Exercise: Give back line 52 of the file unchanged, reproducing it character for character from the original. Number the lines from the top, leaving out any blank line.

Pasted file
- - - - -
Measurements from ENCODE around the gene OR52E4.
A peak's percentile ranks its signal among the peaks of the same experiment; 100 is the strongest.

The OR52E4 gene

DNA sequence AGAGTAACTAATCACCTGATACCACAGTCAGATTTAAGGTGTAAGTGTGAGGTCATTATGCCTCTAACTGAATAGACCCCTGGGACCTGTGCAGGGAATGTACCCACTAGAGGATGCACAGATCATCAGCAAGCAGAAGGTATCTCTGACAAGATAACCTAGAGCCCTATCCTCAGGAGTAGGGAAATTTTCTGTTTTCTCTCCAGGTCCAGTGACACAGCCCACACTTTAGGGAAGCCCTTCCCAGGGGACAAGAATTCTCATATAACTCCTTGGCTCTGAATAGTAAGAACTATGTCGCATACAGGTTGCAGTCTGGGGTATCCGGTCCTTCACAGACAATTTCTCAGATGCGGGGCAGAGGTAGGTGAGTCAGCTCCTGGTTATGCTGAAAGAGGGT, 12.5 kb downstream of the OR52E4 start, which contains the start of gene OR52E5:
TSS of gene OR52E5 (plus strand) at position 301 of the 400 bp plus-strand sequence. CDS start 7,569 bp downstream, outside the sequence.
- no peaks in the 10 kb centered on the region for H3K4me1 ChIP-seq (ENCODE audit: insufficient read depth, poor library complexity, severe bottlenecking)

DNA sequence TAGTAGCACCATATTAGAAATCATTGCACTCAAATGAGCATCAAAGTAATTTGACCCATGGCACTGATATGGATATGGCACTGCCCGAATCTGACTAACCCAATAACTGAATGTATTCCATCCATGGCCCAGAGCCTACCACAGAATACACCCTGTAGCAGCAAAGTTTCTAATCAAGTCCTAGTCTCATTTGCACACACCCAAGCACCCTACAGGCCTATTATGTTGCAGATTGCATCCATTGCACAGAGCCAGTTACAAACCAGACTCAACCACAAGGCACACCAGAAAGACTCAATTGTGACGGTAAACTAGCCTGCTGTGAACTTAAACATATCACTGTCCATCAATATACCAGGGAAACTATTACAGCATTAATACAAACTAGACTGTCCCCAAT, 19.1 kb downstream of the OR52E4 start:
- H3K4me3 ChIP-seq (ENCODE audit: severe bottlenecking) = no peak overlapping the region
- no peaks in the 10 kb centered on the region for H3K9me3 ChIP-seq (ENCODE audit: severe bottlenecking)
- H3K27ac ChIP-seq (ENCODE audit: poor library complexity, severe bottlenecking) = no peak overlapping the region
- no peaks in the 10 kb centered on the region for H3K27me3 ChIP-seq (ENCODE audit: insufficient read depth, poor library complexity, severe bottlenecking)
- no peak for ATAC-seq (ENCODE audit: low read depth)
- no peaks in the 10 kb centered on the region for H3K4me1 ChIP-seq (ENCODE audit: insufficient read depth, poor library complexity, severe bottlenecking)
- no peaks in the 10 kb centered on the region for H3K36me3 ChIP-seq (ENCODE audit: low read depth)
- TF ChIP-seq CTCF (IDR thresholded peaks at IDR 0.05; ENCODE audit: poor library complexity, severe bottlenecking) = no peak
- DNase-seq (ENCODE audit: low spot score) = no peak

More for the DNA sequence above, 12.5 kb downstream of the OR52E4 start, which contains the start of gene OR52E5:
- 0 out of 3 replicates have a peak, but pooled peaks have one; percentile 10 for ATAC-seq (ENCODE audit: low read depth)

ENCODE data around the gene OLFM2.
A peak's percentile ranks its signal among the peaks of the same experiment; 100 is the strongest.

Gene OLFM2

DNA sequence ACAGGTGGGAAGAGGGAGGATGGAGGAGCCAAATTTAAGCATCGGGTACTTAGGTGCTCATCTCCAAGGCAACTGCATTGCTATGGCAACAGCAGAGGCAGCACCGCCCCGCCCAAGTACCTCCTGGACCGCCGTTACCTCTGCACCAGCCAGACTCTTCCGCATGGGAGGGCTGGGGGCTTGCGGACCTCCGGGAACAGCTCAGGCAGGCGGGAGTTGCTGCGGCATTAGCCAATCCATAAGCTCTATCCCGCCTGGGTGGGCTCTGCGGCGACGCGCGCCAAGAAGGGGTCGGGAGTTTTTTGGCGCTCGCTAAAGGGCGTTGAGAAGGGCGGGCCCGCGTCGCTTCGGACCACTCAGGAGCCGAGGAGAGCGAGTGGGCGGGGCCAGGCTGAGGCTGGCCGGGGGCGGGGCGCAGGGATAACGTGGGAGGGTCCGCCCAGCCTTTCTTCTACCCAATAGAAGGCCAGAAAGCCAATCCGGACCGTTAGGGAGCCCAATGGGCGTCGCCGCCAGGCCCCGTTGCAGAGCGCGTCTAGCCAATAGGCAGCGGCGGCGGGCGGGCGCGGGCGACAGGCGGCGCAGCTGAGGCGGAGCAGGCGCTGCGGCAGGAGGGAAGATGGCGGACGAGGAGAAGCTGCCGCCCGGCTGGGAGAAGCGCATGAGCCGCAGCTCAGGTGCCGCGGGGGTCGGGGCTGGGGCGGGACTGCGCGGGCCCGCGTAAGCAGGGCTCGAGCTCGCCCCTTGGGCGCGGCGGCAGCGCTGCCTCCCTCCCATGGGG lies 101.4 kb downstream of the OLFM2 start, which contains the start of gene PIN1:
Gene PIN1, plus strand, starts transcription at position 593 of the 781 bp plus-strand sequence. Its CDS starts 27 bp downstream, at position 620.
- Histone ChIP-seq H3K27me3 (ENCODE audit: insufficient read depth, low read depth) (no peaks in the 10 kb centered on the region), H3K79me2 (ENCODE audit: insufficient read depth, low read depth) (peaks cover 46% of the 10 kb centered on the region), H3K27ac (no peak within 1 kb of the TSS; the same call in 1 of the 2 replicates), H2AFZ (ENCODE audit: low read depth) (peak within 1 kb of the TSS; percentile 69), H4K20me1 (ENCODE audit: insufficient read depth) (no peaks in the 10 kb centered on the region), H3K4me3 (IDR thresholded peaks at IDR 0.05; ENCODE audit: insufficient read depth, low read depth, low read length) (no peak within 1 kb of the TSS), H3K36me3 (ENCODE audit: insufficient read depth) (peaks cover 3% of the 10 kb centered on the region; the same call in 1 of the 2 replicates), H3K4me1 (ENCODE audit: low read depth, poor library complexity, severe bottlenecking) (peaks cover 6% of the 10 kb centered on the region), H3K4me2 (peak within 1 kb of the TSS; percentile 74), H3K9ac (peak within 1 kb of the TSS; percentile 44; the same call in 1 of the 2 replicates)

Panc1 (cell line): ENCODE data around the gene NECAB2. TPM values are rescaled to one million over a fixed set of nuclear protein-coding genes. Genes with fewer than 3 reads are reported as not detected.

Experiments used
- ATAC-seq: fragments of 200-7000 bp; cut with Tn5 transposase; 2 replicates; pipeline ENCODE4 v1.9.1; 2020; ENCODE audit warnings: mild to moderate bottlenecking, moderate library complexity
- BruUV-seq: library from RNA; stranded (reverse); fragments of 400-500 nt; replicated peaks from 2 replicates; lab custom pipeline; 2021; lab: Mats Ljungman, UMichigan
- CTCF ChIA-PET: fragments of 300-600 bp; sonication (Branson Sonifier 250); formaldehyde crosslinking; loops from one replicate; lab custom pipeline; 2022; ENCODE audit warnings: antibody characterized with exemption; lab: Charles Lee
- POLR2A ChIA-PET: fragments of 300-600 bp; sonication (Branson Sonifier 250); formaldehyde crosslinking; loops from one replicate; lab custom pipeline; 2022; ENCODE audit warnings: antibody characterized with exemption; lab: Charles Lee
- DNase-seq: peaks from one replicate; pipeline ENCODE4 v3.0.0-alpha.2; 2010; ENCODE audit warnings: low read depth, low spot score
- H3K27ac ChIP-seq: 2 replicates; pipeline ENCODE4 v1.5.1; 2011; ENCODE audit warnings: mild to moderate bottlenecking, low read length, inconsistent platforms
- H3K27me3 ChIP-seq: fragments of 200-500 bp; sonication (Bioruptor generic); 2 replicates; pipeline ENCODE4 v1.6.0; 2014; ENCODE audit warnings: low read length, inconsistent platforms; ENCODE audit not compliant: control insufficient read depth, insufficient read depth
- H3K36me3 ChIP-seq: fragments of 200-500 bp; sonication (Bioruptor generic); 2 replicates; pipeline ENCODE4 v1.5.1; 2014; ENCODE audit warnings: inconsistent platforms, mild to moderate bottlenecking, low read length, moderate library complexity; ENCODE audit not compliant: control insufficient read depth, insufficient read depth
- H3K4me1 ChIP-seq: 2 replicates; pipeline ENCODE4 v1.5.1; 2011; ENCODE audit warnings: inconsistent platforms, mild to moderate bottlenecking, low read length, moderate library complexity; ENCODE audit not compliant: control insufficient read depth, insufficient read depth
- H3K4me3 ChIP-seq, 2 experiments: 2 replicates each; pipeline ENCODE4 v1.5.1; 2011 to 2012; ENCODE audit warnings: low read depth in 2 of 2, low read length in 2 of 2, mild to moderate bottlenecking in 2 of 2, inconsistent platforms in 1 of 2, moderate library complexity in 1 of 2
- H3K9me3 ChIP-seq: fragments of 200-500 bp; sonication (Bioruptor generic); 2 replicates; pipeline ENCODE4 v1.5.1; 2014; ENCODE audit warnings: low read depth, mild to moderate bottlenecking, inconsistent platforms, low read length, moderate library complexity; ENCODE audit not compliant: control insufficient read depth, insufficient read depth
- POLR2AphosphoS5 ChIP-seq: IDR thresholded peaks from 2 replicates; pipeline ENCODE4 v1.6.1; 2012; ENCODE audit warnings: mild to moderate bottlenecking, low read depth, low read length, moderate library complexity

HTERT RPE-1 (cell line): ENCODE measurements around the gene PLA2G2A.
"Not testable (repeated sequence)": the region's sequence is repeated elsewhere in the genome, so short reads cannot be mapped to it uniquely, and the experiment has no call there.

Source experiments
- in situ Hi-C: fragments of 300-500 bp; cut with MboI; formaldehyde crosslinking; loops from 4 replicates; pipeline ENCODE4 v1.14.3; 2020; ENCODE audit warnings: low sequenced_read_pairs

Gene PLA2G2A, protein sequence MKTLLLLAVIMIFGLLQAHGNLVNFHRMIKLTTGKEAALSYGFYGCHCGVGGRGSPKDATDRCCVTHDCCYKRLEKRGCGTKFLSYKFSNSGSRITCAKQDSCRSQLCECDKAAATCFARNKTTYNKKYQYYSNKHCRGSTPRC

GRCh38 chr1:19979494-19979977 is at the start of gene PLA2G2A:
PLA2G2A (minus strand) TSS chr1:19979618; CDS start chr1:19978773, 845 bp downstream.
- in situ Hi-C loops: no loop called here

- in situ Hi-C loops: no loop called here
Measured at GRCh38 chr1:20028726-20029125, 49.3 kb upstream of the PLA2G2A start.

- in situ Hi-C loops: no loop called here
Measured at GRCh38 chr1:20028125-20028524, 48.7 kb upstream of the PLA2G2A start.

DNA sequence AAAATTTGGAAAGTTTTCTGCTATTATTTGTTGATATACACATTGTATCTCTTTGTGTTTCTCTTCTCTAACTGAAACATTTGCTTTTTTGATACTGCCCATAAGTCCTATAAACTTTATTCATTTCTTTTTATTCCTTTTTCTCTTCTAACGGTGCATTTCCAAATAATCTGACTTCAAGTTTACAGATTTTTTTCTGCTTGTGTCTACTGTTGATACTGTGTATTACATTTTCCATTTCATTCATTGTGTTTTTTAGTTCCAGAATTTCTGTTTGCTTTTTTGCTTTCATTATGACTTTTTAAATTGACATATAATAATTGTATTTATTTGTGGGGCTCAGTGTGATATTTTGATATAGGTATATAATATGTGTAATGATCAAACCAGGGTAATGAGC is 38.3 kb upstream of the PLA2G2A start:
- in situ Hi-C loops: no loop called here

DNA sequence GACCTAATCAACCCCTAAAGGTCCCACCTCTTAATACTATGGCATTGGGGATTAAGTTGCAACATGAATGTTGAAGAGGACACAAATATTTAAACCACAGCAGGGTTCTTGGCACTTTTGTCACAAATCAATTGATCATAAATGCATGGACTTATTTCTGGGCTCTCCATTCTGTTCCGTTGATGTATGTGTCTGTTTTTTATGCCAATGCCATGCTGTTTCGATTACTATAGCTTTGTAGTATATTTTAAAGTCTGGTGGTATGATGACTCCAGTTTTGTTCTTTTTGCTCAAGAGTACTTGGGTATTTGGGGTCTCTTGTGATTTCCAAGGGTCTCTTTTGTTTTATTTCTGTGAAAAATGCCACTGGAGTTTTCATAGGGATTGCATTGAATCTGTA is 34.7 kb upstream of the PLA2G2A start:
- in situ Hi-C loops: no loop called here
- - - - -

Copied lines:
- in situ Hi-C loops: no loop called here